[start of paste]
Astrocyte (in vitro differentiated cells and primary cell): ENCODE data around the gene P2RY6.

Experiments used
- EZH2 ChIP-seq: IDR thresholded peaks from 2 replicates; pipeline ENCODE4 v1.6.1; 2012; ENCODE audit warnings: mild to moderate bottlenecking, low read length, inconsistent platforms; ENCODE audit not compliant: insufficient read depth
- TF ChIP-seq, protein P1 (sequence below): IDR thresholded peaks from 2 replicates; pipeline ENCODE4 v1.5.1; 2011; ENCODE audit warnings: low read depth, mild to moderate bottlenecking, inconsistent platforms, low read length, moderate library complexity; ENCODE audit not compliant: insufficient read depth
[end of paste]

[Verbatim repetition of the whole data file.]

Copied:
Astrocyte (in vitro differentiated cells and primary cell): ENCODE data around the gene P2RY6.

Experiments used
- EZH2 ChIP-seq: IDR thresholded peaks from 2 replicates; pipeline ENCODE4 v1.6.1; 2012; ENCODE audit warnings: mild to moderate bottlenecking, low read length, inconsistent platforms; ENCODE audit not compliant: insufficient read depth
- TF ChIP-seq, protein P1 (sequence below): IDR thresholded peaks from 2 replicates; pipeline ENCODE4 v1.5.1; 2011; ENCODE audit warnings: low read depth, mild to moderate bottlenecking, inconsistent platforms, low read length, moderate library complexity; ENCODE audit not compliant: insufficient read depth